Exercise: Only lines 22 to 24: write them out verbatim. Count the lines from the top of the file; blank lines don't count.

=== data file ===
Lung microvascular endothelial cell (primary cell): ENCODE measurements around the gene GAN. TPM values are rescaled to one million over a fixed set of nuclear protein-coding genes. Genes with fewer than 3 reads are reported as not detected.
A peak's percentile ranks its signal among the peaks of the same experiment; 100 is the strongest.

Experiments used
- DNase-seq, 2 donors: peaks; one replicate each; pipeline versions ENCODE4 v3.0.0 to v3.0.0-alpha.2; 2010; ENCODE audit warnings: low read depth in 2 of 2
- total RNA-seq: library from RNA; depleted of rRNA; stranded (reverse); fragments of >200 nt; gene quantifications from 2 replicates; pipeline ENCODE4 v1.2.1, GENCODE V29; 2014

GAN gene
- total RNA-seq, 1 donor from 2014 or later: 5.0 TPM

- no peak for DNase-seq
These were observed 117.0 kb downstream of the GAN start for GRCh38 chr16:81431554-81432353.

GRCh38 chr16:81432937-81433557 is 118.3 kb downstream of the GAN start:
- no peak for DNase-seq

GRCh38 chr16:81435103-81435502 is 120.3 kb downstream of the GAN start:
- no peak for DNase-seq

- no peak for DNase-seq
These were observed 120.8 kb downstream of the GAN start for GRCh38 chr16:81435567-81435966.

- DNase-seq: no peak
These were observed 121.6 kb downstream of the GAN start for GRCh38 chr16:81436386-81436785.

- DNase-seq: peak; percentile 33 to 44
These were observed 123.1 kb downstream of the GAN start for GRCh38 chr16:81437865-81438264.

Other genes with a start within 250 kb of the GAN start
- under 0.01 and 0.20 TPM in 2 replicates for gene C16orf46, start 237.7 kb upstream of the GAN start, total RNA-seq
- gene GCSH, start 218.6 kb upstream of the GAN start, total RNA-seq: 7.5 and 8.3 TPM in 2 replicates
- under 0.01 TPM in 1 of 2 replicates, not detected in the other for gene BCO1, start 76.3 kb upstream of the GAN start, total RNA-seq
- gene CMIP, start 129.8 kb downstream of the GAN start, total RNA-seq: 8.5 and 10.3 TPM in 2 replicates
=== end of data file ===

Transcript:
- gene GCSH, start 218.6 kb upstream of the GAN start, total RNA-seq: 7.5 and 8.3 TPM in 2 replicates
- under 0.01 TPM in 1 of 2 replicates, not detected in the other for gene BCO1, start 76.3 kb upstream of the GAN start, total RNA-seq
- gene CMIP, start 129.8 kb downstream of the GAN start, total RNA-seq: 8.5 and 10.3 TPM in 2 replicates